Who can get a shot now? When should I get it? 

Adults and kids 5 years and older can get a single updated shot, as long as it's been at least two months since your last vaccine dose, per the FDA's rules on the new formulas. For younger children age 6 months through 4 years, the FDA says the timing and number of doses will depend on any previous COVID-19 vaccine they received. 

Much of the discussion from the CDC's committee (called the Advisory Committee on Immunization Practices) was about whether to make a universal recommendation and open up access to more people, or whether to focus the recommendation on people who are at much higher risk of severe disease and death, which includes older adults and people with certain underlying health conditions. 

People who are immunocompromised may have slightly different or additional recommendations by their doctor, but specifics from the CDC still aren't clear. 

Will I have to pay for the COVID vaccine?

One major difference with the booster this time around, now that COVID-19 is no longer considered a public health emergency, is that COVID vaccines aren't being purchased by the government. However, the cost of your shot should still be covered either through insurance (private or public) or through a public program.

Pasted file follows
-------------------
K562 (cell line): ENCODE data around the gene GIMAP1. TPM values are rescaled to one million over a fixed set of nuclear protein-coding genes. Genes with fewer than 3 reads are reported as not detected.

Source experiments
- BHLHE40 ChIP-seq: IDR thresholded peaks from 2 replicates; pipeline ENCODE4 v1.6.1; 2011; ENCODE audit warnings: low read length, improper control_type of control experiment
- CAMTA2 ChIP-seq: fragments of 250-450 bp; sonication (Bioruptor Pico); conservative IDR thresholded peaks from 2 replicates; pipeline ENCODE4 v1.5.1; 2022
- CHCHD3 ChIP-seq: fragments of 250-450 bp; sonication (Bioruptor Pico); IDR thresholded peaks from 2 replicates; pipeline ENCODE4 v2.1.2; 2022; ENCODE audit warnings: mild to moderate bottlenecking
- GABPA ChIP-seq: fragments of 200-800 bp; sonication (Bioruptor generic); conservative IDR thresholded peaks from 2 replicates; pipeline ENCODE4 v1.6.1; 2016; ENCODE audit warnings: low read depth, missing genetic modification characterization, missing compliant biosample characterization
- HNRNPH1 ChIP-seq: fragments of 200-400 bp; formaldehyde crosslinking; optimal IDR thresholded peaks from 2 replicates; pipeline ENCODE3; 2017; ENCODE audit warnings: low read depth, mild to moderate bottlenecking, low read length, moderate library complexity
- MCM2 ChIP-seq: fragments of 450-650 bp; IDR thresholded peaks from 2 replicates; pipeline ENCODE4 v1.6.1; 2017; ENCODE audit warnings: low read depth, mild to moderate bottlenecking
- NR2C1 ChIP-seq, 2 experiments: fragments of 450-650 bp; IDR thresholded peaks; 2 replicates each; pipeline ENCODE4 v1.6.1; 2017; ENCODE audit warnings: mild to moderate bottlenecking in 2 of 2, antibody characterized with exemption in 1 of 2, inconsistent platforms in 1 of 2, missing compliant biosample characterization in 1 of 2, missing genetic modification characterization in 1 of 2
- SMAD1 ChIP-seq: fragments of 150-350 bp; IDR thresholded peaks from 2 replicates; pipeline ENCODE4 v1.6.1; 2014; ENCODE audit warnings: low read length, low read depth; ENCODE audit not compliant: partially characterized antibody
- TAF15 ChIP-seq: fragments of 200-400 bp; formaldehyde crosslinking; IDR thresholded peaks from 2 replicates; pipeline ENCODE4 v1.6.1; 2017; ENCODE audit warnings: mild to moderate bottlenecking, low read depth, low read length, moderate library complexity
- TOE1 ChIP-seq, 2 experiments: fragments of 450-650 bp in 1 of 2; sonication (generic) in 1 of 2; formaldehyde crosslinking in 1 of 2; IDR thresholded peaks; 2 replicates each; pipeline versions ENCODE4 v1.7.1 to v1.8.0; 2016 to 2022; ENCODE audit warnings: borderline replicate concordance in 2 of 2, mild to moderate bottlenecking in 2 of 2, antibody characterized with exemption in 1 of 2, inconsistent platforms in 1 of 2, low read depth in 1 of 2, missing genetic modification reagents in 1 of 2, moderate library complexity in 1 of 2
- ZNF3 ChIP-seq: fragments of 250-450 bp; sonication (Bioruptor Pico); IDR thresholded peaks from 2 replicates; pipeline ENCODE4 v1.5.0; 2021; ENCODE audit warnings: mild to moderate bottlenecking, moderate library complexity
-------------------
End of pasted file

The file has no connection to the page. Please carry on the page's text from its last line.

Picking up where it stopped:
Insurance plans are expected to cover COVID-19 vaccine costs immediately, according to a presentation last week from Dr. Georgina Peacock, director of the Immunization Services Division in the National Center for Immunization and Respiratory Diseases at the CDC. People who have Medicare or Medicaid should also have the cost of their vaccine covered. Children who are underinsured should also automatically be covered by the Vaccines for Children program, which covers vaccines that are recommended by ACIP.

For adults who are uninsured or underinsured, the CDC has something called the Bridge Access Program that will allow adults to get shots for free at participating pharmacies, including Walgreens and CVS locations, as well as local health clinics. This program will expire at the end of December this year, but a longer-term solution similar to the Vaccines for Children program is in the works.

To find a participating pharmacy and get a free shot if you're uninsured: 

  • Use the vaccine finder at Vaccines.gov.
  • Click the blue "Find COVID-19 vaccines" button.
  • Enter your ZIP code and select which vaccine you're looking for (adult; Pfizer vs. Moderna, etc.) and click "Search."
  • Under "Only show locations with," click "Participating in Bridge Access Program." From there, choose your location and book your appointment. 

Note that the rollout is still relatively new, so more locations may be added in the coming days.  

The information contained in this article is for educational and informational purposes only and is not intended as health or medical advice. Always consult a physician or other qualified health provider regarding any questions you may have about a medical condition or health objectives.